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Flashcards in Gaze palsies Deck (22):

What is a gaze palsy?

Limitation of conjugate movement in both eyes aka 1 eye is not following the other eye


Gaze palsies are caused by damage to _____ structures. Pure gaze palsies affect both eyes equally and there is no strabismus present.



In _____ lesions, saccades are affected first and most severely. In _____ lesions, ALL eye movements affected equally - can't to saccades, pursuits, VOR, or OKN

supranuclear; nuclear


what does it mean if you have internuclear ophthalmoplegia, but your convergence is still intact? where is the lesion?

that the medial rectus nuclei are fine, so the MLF lesion has to be somewhere in the pons


A _____ gland lesion usually affects all 3 structures in the midbrain: rIMLF, nucleus of Cajal, and posterior commissure



supranuclear EOM abnormalities result from:

1. cerebral dysfunction
2. cerebellar dysfunction
3. brainstem dysfunction


brainstem supranculear palsy includes:

1. impaired range and velocity of saccades
2. impaired OKN
3. preserved/slightly impaired smooth pursuit
4. intact vor


in horizontal gaze palsies, a lesion of the _____ is INO. This means that there will be an ____ deficit on the same as the MLF lesion, and and abducting nystagmus of the contralateral eye. A lesion in the PPRF is slowing of horizontal saccades, limitation in range of horizontal saccades ipsilateral to lesion

MLF; adduction


What is a bilateral INO

lesion in both MLF structures usually due to an ischemic stroke or demyelinating lesion. Neither eye can adduct


what is a wall- eyed BINO

lesion in midbrain; affects both MLF structures and MR sub nuclei of CN III. In primary gaze, the pt will have an exotropia, and neither eye will be able to adduct when doing vergence. The lesion has nicked the medal rectus nucleus.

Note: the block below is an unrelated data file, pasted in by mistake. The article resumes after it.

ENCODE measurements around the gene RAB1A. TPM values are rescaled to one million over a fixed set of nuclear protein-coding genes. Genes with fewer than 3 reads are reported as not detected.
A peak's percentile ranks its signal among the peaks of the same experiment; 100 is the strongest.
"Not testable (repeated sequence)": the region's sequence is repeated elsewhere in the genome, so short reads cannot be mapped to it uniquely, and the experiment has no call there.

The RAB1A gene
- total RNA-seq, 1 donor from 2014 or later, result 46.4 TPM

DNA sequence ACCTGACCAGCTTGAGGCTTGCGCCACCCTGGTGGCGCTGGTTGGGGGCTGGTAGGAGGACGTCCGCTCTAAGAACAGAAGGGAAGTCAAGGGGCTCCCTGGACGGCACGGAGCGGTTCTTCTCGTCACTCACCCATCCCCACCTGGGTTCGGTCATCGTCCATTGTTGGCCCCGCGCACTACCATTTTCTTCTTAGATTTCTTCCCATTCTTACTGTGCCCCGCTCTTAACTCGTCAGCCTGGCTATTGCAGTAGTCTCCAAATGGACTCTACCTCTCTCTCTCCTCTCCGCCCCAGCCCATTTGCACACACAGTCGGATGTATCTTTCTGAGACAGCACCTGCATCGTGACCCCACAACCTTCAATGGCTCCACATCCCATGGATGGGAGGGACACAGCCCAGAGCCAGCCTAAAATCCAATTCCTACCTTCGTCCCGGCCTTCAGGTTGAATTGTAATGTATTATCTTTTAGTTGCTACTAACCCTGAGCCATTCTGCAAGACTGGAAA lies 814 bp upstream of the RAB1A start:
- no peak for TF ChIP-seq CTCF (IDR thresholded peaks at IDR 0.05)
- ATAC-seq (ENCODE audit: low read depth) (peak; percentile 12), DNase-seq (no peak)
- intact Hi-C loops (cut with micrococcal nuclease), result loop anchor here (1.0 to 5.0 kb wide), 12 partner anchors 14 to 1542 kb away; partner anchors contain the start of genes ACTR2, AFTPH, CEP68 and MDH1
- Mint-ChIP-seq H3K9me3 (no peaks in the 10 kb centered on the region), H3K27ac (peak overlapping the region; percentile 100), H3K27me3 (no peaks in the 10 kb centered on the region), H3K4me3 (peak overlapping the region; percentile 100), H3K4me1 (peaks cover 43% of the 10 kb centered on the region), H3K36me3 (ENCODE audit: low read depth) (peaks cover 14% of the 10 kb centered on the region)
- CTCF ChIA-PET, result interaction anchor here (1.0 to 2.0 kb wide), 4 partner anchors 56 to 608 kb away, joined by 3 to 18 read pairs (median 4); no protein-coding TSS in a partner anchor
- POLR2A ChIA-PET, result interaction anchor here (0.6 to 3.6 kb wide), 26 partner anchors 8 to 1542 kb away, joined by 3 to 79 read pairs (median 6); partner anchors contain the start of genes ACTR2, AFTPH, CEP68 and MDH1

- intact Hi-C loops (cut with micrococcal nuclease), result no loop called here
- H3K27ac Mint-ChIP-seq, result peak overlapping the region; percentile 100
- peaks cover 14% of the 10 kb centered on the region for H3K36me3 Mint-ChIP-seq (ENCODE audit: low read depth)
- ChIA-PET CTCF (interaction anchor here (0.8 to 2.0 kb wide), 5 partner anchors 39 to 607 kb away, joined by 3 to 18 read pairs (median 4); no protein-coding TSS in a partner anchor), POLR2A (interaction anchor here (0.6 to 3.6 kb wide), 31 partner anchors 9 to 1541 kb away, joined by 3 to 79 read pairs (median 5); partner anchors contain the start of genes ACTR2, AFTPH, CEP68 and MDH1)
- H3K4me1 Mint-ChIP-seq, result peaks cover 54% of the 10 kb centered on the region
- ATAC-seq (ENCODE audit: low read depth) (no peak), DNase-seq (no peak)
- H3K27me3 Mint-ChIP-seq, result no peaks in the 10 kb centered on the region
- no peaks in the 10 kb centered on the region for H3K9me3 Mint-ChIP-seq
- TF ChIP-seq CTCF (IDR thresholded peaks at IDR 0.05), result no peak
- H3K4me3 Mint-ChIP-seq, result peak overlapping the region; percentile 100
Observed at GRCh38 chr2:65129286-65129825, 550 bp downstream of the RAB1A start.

what is one and one- half syndrome

gaze palsy to side of lesion, (neither eye can make saccades in one direction), ipsilateral adduction deficit on attempted contralateral gaze (can't adduct 1 eye). The lesion is in the pons, both the PPRF and MLF are affected. VOR will still be in tact.


______ lesion in the PPRF results in loss of all ipsilateral rapid eye movements. Located in CN ___ nucleus or in the PPRF. Voluntary and involuntary saccades are lost. Quick phase of OKN is lost. VOR will still be intact.

Pontine; VI


CN ____ nucleus lesions results in _____ conjugate gaze palsy, and ipsilateral CN ____ palsy

ipsilateral; VII

Patient cannot look in one direction with either eye, and will have a facial palsy on that side


where is the lesion if you have an EOM dysfunction with a wobble nystagmus

lesion is in the brainstem


Vertical gaze palsies is usually due to lesion of EBN in ____. Acute vertical gaze palsy is most often due to midbrain stroke. In younger patients we worry about pineal gland tumors



What are clinical signs of dorsal midbrain syndrome aka parinaud/ pretectal syndrome

1. supranuclear vertical gaze paresis
2. pupillary light near dissociation
3. colliers lid retraction
4. convergence retraction nystagmus
5. intact VOR
6. +/- optic nerve swelling: due to pineal gland tumor and increased ICP.


where is the lesion in dorsal midbrain syndrome

not well defined but in projecting fibers from vertical supranuclear control centers to dorsal midbrain.


what are causes of dorsal midbrain syndrome

1. pineal gland tumors
2. hydrocephalus
3. stroke
4. MS


skew deviation is vertical misalignment of the eyes caused by ____ lesion that is not nuclear/fascicular. usually due to disruption of ____ input to CN III and IV nuclei. May result from cerebellar or peripheral vestibular lesions, but rare.

brainstem; supranuclear


skew deviation can mimic CN ____ palsy. To tell the difference, in a fourth nerve palsy, the hypertropic eye will be _____ while in skew deviation the hypertropic eye will be _____. Also in skew deviation, pt will have alternating hypertropia, while in CN 4 palsy, only one eye will be hyper

IV; extorted; intorted

also patients with SD will almost always present with additional brainstem signs such as vertigo or oscilopsia from nystagmus because all motor pathways from cortex pass through the midbrain.


What is seen in progressive supra nuclear palsy?

neurodegenerative disorder, more common in elderly men. vertical gaze affected, then horizontal gaze affected second. pts present with dysarthria, rigidity of neck and upper trunk, gait difficulty, and memory problems


Supranuclear opthalmoplegia include:

1. dorsal midbrain syndrome
2. vertical saccadic palsy due to midbrain disease
3. horizontal saccadic palsy due to pontine disease
4. progressive supranuclear palsy